Pre-Holiday activities

wrapped-boxMinimizing wrapping paper – Wrapping gifts diagonally on your wrapping paper saves material.  Surface area, Pythagorean Theorem, geometry, hands-on, and very cool activity. Improved a few days ago!

xmas-showsMoneymaking holiday movies – data analysis, rounding, percent increase and appropriate graphical representations

Why is it so dark out? - Winter solstice, geometry/Earth science, Earth’s tilt, appreciate angle measurement with dark time of year.

soda-santa-lgSoda Santa  – Reasonable guessing the number of 6-packs required to build this Santa.  What guesses are too low?  What guesses are too high?

wrapped_present_boxWrapping gifts – surface area exploration with no measurements given. Students have to reason about relative sizes of gifts and their necessary wrapping requirements.

croppedNutcracker-headMacaroon Nutcracker – Two possible activities here.  (1) Volume, surface area, ratios, and ingredient quantities … traditional.  (2) 3-act activity on estimation.

Holiday candy sales – Considering which holidays receive the most candy sales.  Students deduce from a pie chart the actual dollars spent for various holidays.

prettytreeChristmas Tree Lights – Try to approximate the number of light strings necessary to illuminate this tree.  Conical surface area? Experience?

hanukkahWhy does the date of Hanukkah change every year? - Students learn about a 19-year rotation of the Hebrew calendar that aligns the Sun and the moon’s rotations. Remainders, long division, interesting stuff.

snowy-treeSnow Days – Brian made a movie of the snow accumulating on his back porch.  What was the rate of snowfall.  How much do you guess it snowed after 24 hours? Average rate? Graph it? When was the steepest rate?

Saving Wrapping Paper?

Activity just updated – now there are two different sized boxes to wrap!

Dr. Sara Santos is a popular mathematician and speaker on mathematics.  She has worked out a method for wrapping boxes (rectangular prisms) as efficiently as possible. (Watch the video above)  Her method was written up in this article in Mental Floss and she was interviewed about her wrapping paper method in this video clip from The One Show.

In this activity students determine if this method for minimizing wrapping paper is actually more efficient then the traditional method.   For a hands on learning experiment, have students actually wrap a small rectangular prism using any available paper in both the traditional and diagonal methods. Then let them compare the two quantities of wrapping paper and decide which method uses less paper and by what percent.

Soda Santa

Happy Holidays! This Soda Santa is made up entirely of 12-pack cans of Coca-Cola products. What questions do you have?


Clicking on this image will show him a little larger in a new window.

Start out the activity by giving kids 30 seconds to look at the picture and have them take a quick guess: How many twelve packs of soda make up the Santa?  Guess without calculating.  Come up with a reasonable range for the number of twelve packs.  Numbers that are too high and too low.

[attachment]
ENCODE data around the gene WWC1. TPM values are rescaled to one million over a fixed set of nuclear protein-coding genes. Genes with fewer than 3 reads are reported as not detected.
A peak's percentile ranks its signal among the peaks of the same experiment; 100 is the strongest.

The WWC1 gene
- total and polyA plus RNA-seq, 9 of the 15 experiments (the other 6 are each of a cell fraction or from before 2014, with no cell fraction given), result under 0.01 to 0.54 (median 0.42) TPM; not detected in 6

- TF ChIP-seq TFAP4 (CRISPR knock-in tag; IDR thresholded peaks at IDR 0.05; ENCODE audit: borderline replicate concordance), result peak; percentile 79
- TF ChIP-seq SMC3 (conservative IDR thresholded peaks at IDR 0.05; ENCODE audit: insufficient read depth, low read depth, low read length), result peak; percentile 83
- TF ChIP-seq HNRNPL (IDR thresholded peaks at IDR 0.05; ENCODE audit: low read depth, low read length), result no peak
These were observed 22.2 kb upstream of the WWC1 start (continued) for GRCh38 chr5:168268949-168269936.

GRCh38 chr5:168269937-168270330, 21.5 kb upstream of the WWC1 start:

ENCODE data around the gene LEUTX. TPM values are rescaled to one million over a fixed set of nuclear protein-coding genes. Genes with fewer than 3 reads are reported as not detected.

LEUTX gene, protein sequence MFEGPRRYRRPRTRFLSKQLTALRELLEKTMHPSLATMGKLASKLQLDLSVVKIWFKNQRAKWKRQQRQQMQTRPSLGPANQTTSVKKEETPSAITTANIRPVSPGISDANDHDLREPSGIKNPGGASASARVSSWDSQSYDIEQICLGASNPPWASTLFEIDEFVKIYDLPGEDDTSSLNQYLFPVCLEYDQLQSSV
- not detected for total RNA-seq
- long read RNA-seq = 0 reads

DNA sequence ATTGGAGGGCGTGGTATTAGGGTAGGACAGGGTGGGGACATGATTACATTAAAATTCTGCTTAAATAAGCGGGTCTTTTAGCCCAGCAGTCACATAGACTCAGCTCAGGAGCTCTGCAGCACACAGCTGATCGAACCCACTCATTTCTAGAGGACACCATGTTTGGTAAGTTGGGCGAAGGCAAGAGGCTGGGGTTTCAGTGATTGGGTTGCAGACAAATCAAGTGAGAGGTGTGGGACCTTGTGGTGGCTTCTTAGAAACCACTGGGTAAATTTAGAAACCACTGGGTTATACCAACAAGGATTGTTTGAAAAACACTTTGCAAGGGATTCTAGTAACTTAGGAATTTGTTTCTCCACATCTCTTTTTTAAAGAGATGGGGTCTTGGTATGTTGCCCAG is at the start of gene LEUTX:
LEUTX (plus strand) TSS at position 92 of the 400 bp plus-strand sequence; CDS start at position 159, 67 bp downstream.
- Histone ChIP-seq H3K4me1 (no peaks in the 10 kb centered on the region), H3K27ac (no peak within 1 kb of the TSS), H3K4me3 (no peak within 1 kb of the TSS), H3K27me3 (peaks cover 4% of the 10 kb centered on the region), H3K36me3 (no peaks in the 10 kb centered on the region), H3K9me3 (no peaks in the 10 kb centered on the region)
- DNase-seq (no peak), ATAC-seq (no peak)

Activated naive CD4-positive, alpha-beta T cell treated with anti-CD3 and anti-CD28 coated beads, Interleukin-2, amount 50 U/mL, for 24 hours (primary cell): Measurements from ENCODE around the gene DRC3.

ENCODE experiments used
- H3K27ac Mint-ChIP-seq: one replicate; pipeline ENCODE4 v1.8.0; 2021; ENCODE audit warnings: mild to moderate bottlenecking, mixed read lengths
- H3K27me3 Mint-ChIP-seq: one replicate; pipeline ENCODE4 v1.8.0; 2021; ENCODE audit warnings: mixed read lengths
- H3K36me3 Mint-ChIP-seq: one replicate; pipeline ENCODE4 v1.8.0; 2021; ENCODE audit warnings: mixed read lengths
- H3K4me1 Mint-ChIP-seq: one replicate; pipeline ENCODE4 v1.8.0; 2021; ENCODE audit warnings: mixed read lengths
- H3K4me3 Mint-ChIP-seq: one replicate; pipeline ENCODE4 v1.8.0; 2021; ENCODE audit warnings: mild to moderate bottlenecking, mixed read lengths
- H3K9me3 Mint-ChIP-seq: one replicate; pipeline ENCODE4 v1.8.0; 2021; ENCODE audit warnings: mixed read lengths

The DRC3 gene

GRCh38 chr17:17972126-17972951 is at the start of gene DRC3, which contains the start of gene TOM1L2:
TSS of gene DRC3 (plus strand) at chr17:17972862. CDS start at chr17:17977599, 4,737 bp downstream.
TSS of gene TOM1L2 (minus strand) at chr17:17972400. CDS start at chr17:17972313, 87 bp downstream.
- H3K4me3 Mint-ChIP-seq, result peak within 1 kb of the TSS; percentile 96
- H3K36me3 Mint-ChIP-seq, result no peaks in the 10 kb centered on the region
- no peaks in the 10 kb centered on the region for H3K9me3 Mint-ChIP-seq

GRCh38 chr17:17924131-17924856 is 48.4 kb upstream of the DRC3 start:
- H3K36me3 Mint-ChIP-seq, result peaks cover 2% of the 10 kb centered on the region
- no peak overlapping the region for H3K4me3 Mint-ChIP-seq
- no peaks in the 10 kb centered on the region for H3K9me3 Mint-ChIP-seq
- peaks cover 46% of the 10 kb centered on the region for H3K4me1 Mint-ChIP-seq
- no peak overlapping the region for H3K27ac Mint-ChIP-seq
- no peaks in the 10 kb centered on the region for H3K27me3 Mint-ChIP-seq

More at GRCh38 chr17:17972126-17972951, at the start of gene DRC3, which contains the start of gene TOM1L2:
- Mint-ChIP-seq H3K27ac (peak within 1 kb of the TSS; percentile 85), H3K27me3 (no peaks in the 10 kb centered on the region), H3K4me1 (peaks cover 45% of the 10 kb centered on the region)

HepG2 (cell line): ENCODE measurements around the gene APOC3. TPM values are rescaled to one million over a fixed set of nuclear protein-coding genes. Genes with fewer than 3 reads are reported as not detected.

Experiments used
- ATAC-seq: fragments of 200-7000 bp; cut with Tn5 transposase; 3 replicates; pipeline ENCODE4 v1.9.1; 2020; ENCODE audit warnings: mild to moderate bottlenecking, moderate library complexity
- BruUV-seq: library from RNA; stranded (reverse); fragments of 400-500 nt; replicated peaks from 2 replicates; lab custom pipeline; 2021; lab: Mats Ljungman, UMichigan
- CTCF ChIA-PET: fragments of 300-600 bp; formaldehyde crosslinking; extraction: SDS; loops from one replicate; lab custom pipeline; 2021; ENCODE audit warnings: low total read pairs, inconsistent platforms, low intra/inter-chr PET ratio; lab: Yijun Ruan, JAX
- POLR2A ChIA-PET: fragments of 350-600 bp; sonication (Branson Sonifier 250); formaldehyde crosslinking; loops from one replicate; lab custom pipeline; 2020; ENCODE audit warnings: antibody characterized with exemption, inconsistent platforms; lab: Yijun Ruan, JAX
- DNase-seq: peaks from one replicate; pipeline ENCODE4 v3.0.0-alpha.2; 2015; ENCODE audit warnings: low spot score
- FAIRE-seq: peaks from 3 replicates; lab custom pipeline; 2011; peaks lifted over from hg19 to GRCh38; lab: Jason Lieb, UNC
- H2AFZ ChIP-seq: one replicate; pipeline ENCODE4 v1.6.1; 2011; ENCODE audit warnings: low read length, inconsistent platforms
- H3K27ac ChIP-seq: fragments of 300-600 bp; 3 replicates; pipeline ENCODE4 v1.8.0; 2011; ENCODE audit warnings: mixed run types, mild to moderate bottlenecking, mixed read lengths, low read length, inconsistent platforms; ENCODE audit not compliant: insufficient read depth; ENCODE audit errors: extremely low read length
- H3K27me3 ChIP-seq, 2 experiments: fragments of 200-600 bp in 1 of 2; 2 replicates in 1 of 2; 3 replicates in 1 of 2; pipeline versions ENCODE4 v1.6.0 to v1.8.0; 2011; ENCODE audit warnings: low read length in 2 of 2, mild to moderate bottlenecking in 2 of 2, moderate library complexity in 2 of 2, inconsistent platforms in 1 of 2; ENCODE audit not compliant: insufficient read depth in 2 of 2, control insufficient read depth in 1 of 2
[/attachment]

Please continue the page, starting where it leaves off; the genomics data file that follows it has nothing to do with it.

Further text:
Christmas tree lights

Check out the Christmas Tree.  You are heading out to the store to get lights for the tree.  Without calculating, guess how many feet of lights you will need.


What information do you need to better estimate the number of feet of lights that you need? (Give students time to consider what info they have and what they need)

Why does the date of Hanukkah change every year?

Tuesday evening, December 16th, is the first night of Hanukkah this year. I think it was in November last year. Why isn’t it always on the same date?

Students look at the Hebrew calendar and appreciate the incredible mathematics involved in creating a calendar that aligns both the moon’s rotation about the Earth and the Earth’s rotation about the Sun.

How much does a Lego cost?


Clicking on this picture will show it larger in a new window.

This is a three act task, with an activity guide.  Show students the act one video.  What questions do they have?  How much could the Star Wars kit cost?  Follow the  activity guide, find costs based on the cost of other kits in the video.  Students are using a random sample to determine the cost of the Star Wars kit.  They might take an average cost per block from the sample & proportionately extend that to the number of blocks in the Star Wars kit.  Older students might make a scatter plot of the data & determine a line of best fit that models the cost of a kit for any number of bricks.  Students use their model to find the cost or number of blocks in other kits.  Finally, show the act three video.  Did students predict the actual cost?  If not, what might have accounted for the price difference?